Michael Jackson's "admissions" in a pair of TV interviews that he shared his bedroom with young boys help prove him guilty of child molestation and should be shown to jurors at his trial, prosecutors
Michael Jackson's "admissions" in a pair of TV interviews that he shared his bedroom with young boys help prove him guilty of child molestation and should be shown to jurors at his trial, prosecutors argued in court papers released yesterday (Feb. 17).
Lawyers for the 46-year-old pop star have made a fresh attempt to remove Santa Barbara County District Attorney Tom Sneddon and his deputies from the case on the grounds that Sneddon may testify at the upcoming trial.
Prosecutors say remarks Jackson made in the documentary and later on CBS' "60 Minutes" that he shared his bedroom with his young accuser -- identified in court as "John Doe" -- and the boy's brother amounts to evidence of his guilt.
"Defendant's statement that he has slept with young boys is admissible as corroboration of the Doe brothers' allegation that he slept with them," prosecutors argue in their 17-page motion, which was unsealed by the court yesterday. "Certainly the admission that he has slept with many boys clearly shows his willingness to sleep with boys."
In the documentary, Jackson describes sharing his bedroom with his young accuser and adds: "I have slept in a bed with many children. I slept in the bed with all of them. When [actor] Macaulay Culkin was little, [his brother] Kieran Culkin would sleep on this side, Macaulay Culkin was on this side, his sisters in there. We would all just jam in the bed."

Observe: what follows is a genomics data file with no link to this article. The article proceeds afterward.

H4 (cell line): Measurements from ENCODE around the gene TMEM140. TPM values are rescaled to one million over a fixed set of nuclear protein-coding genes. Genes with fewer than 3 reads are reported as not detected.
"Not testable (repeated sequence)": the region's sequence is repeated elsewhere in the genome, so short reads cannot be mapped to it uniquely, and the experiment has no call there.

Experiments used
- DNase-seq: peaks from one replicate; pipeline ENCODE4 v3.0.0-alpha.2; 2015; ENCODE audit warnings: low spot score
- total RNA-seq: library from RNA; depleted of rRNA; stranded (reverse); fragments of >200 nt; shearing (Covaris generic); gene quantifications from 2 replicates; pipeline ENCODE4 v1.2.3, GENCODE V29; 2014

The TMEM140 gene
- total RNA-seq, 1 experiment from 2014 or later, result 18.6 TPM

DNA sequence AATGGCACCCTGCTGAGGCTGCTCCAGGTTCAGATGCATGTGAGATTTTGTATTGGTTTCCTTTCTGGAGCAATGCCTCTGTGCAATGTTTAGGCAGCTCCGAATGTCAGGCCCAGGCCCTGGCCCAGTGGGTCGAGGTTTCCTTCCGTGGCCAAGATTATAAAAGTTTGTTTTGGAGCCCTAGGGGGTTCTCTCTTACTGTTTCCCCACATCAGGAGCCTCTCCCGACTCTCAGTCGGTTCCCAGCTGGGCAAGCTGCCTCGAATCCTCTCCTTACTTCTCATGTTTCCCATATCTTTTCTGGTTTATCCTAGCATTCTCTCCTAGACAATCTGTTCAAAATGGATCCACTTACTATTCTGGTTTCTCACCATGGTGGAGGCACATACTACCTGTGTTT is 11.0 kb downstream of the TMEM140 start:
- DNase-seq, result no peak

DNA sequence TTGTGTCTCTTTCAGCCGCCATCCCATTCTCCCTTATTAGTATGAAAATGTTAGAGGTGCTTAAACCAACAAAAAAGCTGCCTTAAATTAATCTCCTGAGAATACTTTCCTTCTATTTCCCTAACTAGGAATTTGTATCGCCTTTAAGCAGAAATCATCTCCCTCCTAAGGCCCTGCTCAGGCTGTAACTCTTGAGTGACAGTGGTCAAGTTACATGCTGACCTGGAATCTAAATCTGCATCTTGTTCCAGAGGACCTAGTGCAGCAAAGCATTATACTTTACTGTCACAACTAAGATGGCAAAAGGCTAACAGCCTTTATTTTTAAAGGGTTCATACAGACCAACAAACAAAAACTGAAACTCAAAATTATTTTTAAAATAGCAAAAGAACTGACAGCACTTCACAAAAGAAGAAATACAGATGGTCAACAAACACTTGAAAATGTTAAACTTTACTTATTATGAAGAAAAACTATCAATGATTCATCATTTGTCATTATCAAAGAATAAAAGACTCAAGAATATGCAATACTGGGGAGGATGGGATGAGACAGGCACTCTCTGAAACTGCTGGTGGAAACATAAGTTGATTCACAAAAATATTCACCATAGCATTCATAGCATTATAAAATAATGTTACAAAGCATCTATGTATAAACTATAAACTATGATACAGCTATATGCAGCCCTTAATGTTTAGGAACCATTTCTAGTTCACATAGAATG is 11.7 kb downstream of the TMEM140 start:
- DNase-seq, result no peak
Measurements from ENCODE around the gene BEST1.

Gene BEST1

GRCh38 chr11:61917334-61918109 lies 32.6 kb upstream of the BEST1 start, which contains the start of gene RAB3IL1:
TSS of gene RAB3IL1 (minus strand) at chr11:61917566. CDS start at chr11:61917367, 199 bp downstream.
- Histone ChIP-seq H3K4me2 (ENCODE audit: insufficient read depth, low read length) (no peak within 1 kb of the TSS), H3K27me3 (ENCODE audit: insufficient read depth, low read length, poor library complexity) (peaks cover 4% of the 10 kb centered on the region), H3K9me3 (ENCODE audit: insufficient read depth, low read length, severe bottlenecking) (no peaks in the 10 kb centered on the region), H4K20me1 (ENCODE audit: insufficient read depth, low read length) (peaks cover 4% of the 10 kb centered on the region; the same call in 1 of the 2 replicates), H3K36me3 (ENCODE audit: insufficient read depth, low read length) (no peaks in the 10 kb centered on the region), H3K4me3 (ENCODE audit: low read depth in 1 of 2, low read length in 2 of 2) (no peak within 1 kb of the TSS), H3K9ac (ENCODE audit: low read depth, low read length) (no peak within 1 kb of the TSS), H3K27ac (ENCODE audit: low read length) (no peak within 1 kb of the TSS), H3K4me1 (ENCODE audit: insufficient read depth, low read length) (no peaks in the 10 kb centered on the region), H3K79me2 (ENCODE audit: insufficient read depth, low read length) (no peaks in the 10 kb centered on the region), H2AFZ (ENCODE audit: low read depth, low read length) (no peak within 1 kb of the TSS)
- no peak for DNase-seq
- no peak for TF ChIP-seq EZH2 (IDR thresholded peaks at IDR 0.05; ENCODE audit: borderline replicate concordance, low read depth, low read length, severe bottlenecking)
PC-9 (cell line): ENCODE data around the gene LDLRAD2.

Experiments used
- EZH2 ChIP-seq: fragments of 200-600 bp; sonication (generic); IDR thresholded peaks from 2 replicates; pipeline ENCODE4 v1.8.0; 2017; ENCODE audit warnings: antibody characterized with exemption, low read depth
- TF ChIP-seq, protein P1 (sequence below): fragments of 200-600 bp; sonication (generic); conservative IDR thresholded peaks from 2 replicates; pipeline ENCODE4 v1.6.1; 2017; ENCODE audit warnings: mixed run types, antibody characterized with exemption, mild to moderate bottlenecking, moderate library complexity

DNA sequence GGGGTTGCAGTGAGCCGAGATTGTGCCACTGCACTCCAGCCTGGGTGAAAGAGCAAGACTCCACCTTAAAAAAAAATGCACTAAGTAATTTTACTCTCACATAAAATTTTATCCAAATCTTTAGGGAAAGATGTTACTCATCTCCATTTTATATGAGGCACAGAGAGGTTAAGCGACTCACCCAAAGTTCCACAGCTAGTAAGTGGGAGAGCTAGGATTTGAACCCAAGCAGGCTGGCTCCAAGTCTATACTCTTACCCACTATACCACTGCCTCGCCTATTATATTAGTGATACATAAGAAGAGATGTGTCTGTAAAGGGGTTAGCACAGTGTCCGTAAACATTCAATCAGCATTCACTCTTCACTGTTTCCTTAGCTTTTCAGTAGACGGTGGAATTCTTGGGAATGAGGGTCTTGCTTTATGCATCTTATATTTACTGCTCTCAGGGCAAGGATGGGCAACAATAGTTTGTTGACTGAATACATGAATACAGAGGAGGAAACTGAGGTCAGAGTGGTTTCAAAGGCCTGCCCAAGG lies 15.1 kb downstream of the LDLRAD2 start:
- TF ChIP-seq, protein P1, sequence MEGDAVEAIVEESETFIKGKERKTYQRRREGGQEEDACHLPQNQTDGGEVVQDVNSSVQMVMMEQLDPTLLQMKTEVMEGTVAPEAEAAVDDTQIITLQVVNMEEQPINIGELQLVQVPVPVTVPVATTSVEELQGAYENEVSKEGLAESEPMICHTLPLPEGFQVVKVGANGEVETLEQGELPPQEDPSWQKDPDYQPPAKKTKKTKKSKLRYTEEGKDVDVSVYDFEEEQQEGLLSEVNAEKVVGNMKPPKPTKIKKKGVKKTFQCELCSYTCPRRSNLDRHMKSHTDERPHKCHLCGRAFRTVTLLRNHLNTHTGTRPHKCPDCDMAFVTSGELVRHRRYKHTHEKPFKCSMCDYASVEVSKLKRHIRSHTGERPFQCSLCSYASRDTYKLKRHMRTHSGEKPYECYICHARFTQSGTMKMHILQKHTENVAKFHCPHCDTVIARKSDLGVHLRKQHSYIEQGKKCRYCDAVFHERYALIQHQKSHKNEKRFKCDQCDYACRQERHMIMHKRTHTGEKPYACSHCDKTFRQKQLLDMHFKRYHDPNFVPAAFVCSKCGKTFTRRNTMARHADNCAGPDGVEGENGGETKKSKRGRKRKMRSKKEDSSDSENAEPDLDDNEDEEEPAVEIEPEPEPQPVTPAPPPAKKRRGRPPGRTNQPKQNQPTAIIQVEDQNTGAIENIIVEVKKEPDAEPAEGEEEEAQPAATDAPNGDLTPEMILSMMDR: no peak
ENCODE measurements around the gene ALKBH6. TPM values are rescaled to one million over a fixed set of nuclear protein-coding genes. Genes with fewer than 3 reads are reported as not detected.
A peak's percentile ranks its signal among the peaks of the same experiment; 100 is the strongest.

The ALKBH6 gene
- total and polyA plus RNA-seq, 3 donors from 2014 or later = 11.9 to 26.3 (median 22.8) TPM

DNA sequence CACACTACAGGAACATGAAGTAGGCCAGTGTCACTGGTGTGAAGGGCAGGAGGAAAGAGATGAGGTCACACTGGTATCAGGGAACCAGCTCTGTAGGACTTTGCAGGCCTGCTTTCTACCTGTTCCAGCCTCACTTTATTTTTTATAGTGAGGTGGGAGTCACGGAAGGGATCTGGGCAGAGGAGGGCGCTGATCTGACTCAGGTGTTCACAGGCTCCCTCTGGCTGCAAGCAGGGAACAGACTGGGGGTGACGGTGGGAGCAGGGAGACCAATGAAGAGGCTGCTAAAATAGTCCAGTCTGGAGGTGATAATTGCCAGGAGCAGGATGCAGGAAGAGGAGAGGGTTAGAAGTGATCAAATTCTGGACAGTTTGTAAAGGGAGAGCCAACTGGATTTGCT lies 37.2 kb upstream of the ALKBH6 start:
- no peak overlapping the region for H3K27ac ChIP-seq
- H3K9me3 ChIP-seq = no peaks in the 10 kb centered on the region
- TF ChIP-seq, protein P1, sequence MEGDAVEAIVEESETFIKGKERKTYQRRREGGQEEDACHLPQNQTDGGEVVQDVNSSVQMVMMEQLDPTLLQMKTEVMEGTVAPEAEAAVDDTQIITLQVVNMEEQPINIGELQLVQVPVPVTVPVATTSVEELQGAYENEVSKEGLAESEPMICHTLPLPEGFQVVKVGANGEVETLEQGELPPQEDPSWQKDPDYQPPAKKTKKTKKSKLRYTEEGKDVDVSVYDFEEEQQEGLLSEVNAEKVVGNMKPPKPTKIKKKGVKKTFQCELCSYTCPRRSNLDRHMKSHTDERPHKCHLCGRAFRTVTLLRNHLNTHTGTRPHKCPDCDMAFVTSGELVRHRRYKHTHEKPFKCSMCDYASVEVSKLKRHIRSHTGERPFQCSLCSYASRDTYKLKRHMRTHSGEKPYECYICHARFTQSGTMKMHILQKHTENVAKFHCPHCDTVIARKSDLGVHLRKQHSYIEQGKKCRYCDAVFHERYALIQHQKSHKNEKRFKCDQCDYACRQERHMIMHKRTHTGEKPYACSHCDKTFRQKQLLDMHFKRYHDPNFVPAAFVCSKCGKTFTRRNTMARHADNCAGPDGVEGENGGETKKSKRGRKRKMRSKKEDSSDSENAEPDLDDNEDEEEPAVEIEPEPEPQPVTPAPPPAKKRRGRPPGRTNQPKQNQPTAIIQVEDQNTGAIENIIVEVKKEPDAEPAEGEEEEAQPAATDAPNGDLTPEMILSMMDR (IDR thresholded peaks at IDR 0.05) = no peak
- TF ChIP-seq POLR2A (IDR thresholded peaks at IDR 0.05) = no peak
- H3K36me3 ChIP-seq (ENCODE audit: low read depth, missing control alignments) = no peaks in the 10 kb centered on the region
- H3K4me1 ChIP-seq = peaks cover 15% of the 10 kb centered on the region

In a December 2003 interview, Jackson says that "of course" it is acceptable for him to share his bed with children, adding that he is not a pedophile or murderer and that he does so only out of love.
Jackson's lawyers, who in November lost a bid to have Sneddon removed from the trial on the grounds that the veteran prosecutor was "blinded by zeal" to put the singer in prison, renewed that motion in court papers also made public yesterday.
The defense attorneys based the new motion on the grounds that Sneddon, who they say stepped beyond his role as district attorney by conducting investigation in the case, may be required to testify at the trial.
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